In spring, we added 10 new teaching activities. These include a dramatic role play about the little-known Japanese Latin American internment during World War II; an article on working with Lewis Hine’s photos of child labor; activities on the first-ever Indigenous People’s Summit on Climate Change; and a role play that puts students in the position of being members of the American Anti-Slavery Society, who must choose the most effective ways to fight slavery.
In summer, the Zinn Education Project becomes 1 of 5 national partners with StoryCorps’ National Teachers Initiative.
Listen to a few of the stories from people’s history teachers here.
In September, there was a standing-room-only crowd at the new Busboys and Poets in Hyattsville, Md., for the special event on Sept. 21 to celebrate International Peace Day and dedicate the Zinn Room. This event raised nearly $8000 for the Zinn Education Project. In November, we posted video highlights online from Jeff Zinn, Bernice Johnson Reagon, Cornel West, Dave Zirin, Beverly Daniel Tatum, Barbara Ehrenreich, and many more.
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The Zinn Education Project was thrilled to refer educators for the Civic Voices’ International Democracy Memory Bank Project. Civic Voices, administered by the American Federation of Teachers Educational Foundation (AFTEF), and funded by the U.S. Department of Education, is an “international civic education exchange program that involves teachers and students from around the world in preserving the legacy of their countries’ democratic struggles.” The highlight for them was a three-day seminar in Birmingham, Ala., in the fall of 2011. Read more.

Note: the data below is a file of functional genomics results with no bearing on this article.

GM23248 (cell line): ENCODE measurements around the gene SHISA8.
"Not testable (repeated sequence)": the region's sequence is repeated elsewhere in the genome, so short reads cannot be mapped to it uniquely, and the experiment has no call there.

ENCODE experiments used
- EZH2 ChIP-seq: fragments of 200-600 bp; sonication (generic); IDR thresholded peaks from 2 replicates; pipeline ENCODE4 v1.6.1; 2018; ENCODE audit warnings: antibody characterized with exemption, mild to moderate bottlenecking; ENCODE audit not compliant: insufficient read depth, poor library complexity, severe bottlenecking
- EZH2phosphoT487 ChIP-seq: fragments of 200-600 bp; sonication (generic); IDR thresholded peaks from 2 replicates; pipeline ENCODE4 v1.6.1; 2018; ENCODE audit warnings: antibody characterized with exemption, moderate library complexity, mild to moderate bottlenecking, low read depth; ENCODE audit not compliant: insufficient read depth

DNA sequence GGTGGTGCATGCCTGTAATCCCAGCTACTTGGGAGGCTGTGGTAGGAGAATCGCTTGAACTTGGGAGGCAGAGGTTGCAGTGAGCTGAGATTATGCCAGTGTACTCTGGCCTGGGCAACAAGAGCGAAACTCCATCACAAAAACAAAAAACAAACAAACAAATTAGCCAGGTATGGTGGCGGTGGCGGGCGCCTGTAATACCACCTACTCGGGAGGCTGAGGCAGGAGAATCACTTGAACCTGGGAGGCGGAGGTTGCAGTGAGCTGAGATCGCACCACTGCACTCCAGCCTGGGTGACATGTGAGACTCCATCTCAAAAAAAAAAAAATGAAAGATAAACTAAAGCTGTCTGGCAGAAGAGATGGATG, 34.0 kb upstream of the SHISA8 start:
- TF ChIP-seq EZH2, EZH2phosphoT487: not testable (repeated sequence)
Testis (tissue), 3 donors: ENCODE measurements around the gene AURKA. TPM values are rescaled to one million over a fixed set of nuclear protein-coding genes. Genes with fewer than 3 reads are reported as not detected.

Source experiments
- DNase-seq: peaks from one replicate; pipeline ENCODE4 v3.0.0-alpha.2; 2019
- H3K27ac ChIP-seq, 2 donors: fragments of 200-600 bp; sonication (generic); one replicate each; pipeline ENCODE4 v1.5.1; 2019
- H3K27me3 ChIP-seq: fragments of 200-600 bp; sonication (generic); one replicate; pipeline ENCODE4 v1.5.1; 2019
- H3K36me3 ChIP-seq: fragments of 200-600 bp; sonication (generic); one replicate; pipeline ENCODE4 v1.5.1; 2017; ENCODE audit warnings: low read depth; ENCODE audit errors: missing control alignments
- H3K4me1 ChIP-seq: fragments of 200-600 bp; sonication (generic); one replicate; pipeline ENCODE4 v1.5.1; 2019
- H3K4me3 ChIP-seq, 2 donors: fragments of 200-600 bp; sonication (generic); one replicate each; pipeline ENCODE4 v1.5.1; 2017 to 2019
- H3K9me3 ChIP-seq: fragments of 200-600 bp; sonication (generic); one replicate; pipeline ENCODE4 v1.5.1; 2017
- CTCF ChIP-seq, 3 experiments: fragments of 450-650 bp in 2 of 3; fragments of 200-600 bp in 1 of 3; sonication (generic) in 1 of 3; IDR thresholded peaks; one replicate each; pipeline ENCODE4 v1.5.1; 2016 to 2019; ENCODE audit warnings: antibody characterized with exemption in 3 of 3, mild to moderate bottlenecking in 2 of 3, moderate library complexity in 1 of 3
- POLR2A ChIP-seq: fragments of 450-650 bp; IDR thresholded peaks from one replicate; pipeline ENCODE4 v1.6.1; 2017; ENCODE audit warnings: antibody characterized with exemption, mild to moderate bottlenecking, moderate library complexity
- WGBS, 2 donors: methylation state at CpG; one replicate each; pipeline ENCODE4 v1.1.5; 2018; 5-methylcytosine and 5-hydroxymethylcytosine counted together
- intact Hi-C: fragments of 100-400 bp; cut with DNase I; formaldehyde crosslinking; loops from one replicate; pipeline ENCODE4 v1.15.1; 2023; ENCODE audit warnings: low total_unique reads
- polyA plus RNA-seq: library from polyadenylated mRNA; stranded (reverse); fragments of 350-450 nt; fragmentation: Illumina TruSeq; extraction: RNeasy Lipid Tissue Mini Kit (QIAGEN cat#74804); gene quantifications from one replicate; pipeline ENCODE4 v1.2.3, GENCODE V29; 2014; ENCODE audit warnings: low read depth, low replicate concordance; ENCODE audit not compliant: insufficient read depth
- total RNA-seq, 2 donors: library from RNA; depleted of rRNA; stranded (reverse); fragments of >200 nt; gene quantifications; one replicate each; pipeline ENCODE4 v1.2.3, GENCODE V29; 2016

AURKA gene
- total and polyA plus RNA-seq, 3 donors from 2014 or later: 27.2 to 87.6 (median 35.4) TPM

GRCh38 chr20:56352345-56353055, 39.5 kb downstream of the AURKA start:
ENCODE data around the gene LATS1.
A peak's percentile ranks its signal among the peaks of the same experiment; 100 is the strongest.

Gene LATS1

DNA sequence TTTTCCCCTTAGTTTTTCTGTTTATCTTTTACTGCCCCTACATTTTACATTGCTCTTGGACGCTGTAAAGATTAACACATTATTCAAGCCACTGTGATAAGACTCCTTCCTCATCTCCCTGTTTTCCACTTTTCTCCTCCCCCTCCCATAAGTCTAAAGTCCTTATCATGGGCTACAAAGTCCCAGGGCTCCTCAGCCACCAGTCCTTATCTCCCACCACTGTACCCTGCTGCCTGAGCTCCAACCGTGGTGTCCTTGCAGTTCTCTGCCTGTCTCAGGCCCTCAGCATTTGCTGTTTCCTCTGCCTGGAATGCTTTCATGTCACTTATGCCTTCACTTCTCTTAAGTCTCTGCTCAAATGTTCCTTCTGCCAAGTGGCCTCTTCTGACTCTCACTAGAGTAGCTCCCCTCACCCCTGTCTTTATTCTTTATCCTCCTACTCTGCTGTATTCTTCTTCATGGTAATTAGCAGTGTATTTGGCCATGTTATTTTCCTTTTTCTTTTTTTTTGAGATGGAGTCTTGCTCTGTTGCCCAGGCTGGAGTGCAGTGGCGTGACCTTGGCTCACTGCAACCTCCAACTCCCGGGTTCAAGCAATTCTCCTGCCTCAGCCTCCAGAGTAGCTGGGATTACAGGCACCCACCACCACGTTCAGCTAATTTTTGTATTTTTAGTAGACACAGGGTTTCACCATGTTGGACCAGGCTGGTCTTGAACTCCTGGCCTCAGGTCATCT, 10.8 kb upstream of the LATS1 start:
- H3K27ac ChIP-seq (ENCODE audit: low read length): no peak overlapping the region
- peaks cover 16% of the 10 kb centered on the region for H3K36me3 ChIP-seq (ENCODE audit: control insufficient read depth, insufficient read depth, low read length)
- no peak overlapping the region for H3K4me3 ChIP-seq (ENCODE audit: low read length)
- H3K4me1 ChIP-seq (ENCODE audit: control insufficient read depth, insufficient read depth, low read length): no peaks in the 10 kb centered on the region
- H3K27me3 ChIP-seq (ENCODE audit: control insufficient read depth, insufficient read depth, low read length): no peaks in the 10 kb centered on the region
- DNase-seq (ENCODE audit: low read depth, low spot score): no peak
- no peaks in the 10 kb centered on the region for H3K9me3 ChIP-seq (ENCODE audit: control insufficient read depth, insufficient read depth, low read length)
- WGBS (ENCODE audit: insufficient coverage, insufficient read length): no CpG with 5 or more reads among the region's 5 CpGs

In early December, the Zinn Education Project booth had a constant stream of visitors at the National Council for the Social Studies (NCSS) 2011 Conference in Washington, D.C.
The booth became a gathering place for people to share stories about teaching people’s history, memories of Howard Zinn, and concerns about the obstacles to teaching outside the textbook. Read more.
Also at the National Council for Social Studies conference, the Zinn Education Project hosted a session with historian and author James Loewen, who spoke to a standing-room-only audience on Dec. 3. More than 140 educators filled the room to hear about his latest book, The Confederate and Neo-Confederate Reader: The “Great Truth” about the “Lost Cause.” Read more.
At the time of this posting, 1/20/12, we have over 17,000 teachers registered for the Zinn Education Project—this is an increase of 9,338 people teaching outside the textbook from 2010. Thanks to you outreach and sharing with friends and colleagues, we are quickly approaching 20,000. Keep up the good work and continue to spread the word!